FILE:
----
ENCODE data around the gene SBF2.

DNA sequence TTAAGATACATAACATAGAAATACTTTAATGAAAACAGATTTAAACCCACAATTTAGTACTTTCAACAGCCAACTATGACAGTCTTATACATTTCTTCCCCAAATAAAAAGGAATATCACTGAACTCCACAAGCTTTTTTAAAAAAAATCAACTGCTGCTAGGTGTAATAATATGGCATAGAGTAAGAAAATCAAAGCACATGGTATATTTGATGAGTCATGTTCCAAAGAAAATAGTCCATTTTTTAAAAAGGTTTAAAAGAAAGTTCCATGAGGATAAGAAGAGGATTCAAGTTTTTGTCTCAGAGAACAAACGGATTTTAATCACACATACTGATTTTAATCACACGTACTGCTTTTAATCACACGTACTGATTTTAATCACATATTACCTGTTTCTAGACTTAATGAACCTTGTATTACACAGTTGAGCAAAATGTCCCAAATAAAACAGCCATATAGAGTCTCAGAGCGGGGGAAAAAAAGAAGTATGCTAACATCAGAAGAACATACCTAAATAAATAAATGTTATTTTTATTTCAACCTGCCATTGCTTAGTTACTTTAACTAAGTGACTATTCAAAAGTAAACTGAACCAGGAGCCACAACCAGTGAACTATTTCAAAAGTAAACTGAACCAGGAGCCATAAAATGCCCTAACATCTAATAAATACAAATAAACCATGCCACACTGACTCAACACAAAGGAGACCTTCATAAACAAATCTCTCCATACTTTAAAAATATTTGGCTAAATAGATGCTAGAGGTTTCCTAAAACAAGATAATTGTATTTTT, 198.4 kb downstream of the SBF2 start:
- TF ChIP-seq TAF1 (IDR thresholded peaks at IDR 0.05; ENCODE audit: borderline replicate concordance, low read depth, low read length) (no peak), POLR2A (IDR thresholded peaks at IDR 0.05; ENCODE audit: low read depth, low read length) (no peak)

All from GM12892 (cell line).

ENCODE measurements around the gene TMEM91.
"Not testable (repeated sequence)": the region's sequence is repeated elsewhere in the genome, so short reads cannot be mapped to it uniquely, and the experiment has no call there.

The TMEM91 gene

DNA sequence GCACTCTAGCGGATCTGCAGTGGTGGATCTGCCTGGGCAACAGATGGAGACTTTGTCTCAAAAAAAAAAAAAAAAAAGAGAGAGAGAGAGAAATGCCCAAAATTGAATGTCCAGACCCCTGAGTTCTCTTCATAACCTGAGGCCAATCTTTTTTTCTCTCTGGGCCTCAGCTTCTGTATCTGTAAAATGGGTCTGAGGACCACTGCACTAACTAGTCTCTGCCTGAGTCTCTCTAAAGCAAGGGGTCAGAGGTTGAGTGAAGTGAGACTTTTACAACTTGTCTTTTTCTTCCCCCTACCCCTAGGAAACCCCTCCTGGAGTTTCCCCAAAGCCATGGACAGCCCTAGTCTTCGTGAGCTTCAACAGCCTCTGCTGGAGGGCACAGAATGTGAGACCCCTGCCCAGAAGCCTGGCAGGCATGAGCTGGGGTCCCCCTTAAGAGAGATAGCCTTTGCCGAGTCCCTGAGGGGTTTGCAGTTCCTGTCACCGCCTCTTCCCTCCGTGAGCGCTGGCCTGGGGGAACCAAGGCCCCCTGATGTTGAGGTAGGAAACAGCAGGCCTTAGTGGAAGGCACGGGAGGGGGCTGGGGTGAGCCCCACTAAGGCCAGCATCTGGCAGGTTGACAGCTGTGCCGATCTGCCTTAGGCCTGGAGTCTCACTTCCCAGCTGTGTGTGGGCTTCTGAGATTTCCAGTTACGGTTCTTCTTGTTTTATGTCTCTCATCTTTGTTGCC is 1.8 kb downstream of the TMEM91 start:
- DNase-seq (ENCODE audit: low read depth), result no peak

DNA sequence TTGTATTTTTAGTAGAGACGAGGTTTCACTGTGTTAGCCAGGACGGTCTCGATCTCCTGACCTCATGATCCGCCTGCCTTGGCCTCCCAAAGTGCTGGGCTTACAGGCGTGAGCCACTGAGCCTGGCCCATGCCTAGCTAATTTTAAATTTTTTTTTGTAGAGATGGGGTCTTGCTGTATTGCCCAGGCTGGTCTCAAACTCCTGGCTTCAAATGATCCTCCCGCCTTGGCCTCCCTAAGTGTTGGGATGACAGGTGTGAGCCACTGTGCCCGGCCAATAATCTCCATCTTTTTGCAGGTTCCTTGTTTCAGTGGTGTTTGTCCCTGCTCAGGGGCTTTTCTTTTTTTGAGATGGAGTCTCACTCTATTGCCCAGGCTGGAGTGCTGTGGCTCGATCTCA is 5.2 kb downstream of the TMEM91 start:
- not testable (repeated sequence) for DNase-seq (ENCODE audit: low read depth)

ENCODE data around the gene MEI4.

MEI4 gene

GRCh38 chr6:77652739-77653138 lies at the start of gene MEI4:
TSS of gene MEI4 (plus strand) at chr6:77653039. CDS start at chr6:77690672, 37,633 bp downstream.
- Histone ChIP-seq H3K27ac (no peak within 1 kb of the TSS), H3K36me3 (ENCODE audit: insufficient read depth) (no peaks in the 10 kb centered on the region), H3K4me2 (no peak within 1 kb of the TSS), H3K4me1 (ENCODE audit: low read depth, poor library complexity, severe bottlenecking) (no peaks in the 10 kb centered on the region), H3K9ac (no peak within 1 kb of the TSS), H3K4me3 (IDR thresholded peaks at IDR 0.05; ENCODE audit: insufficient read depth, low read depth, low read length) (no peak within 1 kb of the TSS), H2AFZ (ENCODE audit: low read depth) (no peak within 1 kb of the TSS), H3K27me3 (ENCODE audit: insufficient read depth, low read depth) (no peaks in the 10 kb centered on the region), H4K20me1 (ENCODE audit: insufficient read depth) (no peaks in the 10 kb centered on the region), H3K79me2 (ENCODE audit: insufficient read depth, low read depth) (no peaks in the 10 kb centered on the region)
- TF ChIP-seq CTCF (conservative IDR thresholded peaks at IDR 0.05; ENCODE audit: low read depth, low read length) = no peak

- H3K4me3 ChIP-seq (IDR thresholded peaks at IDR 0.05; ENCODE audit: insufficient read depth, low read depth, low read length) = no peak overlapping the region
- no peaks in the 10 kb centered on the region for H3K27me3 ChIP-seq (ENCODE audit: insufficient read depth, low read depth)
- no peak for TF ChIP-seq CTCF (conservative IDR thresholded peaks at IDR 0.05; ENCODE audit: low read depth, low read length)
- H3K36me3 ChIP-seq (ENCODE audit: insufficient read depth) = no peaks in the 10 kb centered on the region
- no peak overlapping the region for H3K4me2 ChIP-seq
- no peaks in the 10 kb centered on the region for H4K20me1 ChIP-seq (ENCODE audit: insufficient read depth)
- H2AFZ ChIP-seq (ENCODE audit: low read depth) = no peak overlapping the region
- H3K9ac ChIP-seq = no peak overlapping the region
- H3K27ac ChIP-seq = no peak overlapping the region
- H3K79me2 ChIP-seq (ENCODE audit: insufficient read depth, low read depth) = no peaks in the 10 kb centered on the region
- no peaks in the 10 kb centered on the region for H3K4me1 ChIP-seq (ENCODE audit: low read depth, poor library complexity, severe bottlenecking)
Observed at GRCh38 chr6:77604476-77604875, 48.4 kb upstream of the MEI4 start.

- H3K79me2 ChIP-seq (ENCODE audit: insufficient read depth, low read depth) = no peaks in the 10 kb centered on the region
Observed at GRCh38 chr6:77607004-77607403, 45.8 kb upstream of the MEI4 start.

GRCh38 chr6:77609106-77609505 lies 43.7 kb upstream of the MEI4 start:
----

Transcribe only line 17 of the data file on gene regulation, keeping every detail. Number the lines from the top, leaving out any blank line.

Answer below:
- TF ChIP-seq CTCF (conservative IDR thresholded peaks at IDR 0.05; ENCODE audit: low read depth, low read length) = no peak